Let’s not lose sight of the fact that we are still living in the time of a pandemic, as we approach the start of NFL training camps (which is still slated to open on time at the end of July) and the preseason (which is being cut in half).
And as if you needed another reminder, here’s this from Daniel Kaplan of The Athletic:
NFL wants fans in stadiums come September, but they might have to sign a Covid-19 waiver. My story https://t.co/Gs6Zc3JI6Z
— Daniel Kaplan (@KaplanSportsBiz) July 1, 2020
Kaplan reports the NFL is considering requiring fans who attend games at stadiums this coming season to sign liability waivers, which would protect teams from COVID-19 related lawsuits. It’s just one nugget in a report that also notes that teams are expected to follow in the footsteps of the Atlanta Falcons and go with cash-less operations this season, as part of their attempt to keep the money flowing at stadiums with fans during a pandemic. And that the league is considering making it a policy that fans entering stadiums are required to wear masks, adding that teams could push this message as a public safety tool.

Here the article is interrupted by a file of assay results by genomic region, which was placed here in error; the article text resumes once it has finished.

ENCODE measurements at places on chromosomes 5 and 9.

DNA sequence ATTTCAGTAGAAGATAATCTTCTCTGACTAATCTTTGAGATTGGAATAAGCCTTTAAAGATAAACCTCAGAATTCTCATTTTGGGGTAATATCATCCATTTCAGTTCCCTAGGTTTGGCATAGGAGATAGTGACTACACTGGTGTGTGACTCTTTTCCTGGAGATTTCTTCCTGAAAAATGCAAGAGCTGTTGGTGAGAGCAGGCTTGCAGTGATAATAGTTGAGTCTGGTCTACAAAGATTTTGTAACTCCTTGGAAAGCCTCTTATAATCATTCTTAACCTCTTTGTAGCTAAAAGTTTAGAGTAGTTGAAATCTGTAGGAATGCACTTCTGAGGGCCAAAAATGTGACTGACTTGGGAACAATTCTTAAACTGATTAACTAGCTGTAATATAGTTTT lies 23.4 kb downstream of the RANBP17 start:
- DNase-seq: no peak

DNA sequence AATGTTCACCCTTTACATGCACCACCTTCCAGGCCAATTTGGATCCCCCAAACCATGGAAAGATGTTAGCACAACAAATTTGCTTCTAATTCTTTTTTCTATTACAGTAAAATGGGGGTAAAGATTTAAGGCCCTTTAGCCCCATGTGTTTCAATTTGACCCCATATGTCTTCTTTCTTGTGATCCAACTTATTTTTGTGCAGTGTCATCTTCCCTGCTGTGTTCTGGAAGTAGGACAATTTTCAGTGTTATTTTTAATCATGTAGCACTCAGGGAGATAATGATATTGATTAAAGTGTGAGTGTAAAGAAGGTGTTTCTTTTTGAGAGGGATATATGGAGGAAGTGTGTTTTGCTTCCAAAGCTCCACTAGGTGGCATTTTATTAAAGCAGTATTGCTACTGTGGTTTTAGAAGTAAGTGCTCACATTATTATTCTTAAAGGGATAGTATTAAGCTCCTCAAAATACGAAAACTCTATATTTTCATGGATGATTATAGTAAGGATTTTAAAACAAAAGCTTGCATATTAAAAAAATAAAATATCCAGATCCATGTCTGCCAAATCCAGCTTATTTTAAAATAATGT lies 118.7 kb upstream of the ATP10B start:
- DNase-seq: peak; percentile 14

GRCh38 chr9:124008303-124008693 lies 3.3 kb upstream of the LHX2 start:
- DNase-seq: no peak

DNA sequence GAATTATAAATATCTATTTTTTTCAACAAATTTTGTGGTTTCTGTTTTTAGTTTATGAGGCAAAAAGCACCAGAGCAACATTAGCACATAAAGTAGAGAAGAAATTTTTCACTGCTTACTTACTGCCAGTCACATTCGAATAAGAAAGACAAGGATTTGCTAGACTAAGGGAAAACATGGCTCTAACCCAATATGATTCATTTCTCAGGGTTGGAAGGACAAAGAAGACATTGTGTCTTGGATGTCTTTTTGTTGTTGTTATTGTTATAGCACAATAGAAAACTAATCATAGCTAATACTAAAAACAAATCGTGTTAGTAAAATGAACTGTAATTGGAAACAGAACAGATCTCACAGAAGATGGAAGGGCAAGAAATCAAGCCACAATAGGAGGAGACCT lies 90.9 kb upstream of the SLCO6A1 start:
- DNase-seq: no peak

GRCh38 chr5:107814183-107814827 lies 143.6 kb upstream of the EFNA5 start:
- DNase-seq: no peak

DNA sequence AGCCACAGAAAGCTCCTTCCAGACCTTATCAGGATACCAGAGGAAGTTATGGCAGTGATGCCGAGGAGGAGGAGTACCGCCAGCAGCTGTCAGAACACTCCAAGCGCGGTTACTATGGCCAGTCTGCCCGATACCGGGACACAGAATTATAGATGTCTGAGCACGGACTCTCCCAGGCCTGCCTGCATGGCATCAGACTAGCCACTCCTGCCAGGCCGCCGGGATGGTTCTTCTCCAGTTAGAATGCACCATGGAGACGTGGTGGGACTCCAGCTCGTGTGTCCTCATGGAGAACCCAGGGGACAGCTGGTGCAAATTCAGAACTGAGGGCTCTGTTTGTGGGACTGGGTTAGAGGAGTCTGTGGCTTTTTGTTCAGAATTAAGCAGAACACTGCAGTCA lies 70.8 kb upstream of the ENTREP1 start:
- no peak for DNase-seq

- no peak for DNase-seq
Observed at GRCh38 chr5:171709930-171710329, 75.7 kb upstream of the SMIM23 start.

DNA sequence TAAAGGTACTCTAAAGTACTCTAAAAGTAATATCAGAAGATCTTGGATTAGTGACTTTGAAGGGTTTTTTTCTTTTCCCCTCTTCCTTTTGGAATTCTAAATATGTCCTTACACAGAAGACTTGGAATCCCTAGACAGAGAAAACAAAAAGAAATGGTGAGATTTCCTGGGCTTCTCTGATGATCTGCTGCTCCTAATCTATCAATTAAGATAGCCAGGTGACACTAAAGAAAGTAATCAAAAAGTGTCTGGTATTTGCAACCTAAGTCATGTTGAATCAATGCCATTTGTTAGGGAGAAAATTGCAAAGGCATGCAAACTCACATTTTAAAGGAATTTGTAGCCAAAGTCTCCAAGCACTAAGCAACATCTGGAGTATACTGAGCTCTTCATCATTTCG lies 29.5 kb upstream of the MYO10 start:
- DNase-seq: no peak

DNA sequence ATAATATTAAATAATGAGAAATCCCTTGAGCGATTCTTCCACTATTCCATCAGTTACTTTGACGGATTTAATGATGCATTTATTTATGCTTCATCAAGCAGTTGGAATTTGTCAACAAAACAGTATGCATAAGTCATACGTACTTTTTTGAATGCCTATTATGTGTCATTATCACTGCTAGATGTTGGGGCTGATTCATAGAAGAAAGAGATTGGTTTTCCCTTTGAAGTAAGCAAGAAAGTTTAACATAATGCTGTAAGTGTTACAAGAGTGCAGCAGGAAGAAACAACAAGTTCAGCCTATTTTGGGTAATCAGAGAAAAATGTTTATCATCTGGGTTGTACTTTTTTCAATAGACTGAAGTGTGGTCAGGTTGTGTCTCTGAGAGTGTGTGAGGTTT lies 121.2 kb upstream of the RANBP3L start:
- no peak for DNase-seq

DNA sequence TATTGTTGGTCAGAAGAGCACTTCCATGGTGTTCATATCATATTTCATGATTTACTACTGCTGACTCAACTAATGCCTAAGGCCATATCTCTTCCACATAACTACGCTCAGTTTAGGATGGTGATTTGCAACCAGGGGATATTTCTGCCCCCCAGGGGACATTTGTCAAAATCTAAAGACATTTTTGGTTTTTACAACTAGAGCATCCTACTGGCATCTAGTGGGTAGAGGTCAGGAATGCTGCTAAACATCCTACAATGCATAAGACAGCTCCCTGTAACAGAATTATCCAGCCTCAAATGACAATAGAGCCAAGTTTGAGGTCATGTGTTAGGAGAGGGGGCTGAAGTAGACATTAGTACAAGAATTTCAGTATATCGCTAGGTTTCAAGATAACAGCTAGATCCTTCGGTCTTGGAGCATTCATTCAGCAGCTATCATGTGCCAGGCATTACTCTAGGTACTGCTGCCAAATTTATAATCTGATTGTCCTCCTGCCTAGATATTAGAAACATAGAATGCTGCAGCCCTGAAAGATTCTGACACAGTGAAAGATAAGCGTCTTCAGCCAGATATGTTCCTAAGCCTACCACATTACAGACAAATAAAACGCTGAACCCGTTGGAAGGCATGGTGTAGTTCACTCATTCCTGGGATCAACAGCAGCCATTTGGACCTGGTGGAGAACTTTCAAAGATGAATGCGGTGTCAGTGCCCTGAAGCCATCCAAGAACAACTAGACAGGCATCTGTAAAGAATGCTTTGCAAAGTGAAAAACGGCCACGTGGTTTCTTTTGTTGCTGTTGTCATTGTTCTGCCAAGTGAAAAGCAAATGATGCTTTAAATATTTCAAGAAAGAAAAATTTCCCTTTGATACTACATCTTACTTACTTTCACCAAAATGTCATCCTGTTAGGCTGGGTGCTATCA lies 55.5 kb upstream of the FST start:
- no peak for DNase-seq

But for the moment, let’s focus on the fans in the stands aspect of this report.
In June, Chicago Bears CEO Ted Phillips said that he was “hopeful” the team can play at Soldier Field with fans in the stands in 2020. And if Illinois is still in Phase 4 by the time the NFL season kicks off, fans might be allowed into the stadium — albeit at a fraction of the capacity. That’s neat. But remember that NFL stadium fan capacities will differ from state-to-state, which is going to lead to some sort of competitive imbalances, as well as added health risks. Because, yes, we’re still living in the time of a pandemic. Those are things that need to be taken into consideration as we look forward to the football season that is on the horizon.
I recently found myself getting geared up for football season at the end of June. Part of that is because my mind is conditioned to think about football this time of year because that’s just how the sports calendar falls. But as news like this continues to trickle out, hype for a season will subside and replaced by hope that said season will come. Because while the NFL is planning on it, a simple look around the sports landscape should serve as a reminder of how quickly plans can change.